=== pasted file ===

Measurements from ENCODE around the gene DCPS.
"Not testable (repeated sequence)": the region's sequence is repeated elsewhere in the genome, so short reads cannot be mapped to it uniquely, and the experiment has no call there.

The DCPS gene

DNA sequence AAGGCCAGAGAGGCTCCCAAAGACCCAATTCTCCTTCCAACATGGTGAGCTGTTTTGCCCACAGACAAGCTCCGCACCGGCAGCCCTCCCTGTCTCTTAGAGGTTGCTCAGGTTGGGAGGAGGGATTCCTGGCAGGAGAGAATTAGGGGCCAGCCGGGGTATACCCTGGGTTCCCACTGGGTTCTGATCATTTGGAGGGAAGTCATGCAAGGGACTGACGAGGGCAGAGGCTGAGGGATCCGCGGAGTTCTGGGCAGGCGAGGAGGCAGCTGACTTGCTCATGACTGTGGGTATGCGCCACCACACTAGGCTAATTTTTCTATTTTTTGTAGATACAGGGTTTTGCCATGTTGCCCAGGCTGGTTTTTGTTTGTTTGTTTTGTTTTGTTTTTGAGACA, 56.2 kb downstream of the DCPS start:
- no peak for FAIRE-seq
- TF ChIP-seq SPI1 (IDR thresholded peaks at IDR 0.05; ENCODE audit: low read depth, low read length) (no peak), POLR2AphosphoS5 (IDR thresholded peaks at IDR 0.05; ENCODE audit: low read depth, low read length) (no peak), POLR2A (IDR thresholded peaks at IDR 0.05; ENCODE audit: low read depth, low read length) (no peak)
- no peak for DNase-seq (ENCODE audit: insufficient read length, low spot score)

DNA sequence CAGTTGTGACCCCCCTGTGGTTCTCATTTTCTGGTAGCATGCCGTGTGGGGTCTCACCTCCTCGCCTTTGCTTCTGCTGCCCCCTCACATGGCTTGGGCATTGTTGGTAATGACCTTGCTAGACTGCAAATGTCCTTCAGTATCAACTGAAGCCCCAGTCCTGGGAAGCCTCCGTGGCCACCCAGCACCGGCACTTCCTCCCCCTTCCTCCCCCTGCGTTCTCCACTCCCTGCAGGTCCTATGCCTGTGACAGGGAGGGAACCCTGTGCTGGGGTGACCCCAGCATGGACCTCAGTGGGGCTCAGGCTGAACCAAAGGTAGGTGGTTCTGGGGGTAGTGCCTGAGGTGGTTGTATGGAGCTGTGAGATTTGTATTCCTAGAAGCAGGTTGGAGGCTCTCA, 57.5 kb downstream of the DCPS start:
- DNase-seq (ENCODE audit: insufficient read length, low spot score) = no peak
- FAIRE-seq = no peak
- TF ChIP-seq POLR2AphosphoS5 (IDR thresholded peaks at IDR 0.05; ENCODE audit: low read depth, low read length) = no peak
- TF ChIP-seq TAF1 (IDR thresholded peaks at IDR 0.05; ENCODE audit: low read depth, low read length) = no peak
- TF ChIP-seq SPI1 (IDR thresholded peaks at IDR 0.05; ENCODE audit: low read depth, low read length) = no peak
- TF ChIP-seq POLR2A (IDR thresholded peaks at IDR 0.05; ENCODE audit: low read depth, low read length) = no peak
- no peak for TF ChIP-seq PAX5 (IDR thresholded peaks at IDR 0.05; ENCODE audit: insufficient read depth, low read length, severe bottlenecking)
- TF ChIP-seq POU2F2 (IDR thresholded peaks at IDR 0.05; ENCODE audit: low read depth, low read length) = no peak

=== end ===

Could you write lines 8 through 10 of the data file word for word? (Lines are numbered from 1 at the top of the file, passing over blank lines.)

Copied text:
DNA sequence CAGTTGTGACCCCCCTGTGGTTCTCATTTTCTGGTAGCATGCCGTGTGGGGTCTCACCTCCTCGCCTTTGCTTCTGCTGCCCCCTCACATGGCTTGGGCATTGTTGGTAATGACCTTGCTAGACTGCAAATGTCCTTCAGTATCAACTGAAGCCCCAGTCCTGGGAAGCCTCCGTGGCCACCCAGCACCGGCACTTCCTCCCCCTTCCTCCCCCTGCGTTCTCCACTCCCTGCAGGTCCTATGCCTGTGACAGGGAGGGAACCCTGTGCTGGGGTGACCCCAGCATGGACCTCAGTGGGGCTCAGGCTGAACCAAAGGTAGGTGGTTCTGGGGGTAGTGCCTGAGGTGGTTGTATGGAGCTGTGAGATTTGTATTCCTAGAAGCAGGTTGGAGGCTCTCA, 57.5 kb downstream of the DCPS start:
- DNase-seq (ENCODE audit: insufficient read length, low spot score) = no peak
- FAIRE-seq = no peak